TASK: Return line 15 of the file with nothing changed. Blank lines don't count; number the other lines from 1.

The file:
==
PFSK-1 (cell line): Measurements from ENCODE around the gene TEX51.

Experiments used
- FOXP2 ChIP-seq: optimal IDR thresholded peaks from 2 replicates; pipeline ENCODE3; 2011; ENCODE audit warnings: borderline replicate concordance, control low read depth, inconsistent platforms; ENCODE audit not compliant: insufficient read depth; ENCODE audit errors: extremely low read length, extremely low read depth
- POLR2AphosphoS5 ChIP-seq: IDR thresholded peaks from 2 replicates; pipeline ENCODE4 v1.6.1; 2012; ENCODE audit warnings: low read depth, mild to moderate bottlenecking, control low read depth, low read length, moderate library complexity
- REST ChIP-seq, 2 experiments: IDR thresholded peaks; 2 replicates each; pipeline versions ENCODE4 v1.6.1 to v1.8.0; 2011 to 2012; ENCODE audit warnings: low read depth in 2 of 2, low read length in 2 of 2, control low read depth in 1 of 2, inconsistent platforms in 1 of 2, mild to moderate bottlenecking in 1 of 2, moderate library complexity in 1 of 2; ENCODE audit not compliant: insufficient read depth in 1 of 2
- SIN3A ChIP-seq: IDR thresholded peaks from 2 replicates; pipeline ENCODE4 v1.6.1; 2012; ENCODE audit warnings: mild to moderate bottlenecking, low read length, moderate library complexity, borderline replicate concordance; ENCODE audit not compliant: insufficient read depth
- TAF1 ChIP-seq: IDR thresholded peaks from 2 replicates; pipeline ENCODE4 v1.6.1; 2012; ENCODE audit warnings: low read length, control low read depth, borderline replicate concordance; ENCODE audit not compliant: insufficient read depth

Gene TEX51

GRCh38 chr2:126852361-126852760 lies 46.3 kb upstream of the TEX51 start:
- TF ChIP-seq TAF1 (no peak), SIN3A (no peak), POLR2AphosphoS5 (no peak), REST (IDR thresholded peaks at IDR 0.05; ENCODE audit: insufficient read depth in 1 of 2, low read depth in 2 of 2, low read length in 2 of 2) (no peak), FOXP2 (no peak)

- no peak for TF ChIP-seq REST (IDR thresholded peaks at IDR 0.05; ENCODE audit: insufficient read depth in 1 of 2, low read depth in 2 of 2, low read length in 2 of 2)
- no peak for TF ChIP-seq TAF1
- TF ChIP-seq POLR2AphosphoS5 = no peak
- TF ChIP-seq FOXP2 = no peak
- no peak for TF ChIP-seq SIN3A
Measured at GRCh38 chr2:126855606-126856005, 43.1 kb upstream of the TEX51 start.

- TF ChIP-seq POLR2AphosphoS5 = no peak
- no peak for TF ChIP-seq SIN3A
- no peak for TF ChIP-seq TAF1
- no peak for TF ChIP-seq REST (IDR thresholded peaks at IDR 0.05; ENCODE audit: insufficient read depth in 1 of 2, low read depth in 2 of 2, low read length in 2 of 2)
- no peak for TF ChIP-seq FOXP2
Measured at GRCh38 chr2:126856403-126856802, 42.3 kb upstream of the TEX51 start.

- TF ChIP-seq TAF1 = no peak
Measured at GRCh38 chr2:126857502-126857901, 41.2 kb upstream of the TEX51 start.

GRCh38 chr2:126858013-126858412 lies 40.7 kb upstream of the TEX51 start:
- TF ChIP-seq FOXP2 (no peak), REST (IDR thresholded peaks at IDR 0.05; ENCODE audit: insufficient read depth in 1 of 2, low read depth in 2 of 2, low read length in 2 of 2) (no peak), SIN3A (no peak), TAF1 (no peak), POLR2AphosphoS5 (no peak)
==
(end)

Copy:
- no peak for TF ChIP-seq SIN3A